[...] Open wisdom-of-crowds software movements have become influential, but they haven’t promoted the kind of radical creativity I love most in computer science. If anything, they’ve been hindrances. Some of the youngest, brightest minds have been trapped in a 1970s intellectual framework because they are hypnotized into accepting old software designs as if they were facts of nature. Linux is a superbly polished copy of an antique, shinier than the original, perhaps, but still defined by it.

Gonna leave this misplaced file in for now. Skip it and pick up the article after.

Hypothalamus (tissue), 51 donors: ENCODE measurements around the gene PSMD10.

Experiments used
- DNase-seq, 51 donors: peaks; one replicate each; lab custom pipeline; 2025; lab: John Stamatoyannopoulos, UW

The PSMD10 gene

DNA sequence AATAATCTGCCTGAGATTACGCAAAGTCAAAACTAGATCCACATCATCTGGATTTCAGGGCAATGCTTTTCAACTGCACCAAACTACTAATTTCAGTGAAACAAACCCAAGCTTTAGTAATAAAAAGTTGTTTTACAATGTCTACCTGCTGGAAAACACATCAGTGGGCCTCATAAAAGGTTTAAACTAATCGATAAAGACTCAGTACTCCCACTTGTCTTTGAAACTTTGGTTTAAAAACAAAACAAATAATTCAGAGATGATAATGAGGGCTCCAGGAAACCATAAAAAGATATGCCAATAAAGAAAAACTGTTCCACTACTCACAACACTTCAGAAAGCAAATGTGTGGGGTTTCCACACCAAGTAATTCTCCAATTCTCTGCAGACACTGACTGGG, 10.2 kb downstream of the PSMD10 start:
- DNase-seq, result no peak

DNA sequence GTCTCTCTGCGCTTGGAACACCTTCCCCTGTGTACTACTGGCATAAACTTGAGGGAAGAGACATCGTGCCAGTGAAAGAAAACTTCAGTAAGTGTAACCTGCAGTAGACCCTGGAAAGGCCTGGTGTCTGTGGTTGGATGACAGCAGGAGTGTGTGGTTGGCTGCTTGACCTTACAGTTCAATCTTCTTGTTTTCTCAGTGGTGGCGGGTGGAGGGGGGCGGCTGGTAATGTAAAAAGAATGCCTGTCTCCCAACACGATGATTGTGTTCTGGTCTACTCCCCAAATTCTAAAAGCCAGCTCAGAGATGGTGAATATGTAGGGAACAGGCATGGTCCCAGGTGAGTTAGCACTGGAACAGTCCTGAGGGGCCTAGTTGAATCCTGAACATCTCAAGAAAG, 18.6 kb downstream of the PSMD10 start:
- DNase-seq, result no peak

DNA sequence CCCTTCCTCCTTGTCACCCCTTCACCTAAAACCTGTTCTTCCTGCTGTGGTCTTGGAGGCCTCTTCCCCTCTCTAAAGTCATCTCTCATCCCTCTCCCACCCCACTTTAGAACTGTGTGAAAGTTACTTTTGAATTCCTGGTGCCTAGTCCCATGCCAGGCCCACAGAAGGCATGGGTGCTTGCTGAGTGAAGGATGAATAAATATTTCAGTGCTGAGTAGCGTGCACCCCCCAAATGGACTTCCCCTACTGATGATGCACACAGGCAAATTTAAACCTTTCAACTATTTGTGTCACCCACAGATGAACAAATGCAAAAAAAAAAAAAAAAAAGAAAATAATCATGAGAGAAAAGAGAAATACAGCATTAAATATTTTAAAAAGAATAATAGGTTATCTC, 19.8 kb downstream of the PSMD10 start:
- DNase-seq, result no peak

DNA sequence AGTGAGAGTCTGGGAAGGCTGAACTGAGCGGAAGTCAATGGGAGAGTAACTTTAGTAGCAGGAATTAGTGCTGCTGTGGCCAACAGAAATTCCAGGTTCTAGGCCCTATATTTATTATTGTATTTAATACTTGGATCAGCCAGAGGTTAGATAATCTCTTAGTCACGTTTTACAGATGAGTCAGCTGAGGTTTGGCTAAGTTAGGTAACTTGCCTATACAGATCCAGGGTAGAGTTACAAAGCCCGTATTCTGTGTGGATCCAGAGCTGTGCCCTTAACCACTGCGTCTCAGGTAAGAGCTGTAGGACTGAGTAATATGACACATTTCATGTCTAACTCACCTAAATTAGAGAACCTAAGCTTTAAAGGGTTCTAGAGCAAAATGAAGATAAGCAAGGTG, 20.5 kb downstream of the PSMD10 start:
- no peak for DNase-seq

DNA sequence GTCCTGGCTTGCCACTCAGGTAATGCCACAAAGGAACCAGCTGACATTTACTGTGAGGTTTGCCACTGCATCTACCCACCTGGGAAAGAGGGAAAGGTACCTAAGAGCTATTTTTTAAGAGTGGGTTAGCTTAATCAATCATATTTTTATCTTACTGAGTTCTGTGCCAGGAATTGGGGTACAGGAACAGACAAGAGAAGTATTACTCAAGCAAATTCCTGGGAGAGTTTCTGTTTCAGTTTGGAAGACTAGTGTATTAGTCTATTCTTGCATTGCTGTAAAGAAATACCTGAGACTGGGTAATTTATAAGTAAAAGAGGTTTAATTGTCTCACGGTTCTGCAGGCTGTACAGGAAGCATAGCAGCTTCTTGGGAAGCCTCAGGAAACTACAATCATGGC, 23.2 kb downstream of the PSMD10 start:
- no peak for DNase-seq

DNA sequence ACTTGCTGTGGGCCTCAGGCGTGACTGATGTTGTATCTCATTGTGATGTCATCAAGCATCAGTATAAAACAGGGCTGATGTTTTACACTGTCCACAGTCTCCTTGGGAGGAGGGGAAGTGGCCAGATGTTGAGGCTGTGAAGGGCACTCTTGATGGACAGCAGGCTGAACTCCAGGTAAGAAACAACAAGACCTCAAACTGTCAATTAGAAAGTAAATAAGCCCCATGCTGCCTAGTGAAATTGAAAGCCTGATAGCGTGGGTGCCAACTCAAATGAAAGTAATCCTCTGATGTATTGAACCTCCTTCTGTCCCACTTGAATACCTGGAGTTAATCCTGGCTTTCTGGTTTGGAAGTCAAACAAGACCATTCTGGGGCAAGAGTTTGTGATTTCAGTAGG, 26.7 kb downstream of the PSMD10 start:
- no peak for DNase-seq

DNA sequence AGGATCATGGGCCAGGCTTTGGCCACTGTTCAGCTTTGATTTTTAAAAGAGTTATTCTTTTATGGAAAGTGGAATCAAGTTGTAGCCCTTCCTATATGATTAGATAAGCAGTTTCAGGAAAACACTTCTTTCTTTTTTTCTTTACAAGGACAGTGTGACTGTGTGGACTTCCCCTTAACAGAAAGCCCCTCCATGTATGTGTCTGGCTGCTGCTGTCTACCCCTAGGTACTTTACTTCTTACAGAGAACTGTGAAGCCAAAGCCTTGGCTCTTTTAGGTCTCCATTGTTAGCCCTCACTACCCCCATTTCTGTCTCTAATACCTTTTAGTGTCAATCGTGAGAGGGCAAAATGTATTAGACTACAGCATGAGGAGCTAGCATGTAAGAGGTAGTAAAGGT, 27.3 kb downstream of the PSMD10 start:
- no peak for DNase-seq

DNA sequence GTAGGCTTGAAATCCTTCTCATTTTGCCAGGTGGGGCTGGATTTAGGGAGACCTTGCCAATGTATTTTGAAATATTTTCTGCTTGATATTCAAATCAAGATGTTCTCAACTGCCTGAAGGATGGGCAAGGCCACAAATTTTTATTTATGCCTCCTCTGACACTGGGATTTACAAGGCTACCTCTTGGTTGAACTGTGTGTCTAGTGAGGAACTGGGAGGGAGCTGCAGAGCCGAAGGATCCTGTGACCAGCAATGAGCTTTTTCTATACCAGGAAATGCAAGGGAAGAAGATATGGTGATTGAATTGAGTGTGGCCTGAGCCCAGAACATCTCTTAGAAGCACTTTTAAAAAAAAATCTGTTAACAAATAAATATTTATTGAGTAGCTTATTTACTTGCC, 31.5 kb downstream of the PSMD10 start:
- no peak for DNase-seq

Before you write me that angry e-mail, please know I’m not anti–open source. I frequently argue for it in various specific projects. But a politically correct dogma holds that open source is automatically the best path to creativity and innovation, and that claim is not borne out by the facts.
I revisit Neal Stephenson's "In the Beginning...was the Command Line" (also available as a free download) every few years, as the essay is what I consider to be one of the most compelling cases for open source, but I also agree about the creativity/innovation issue.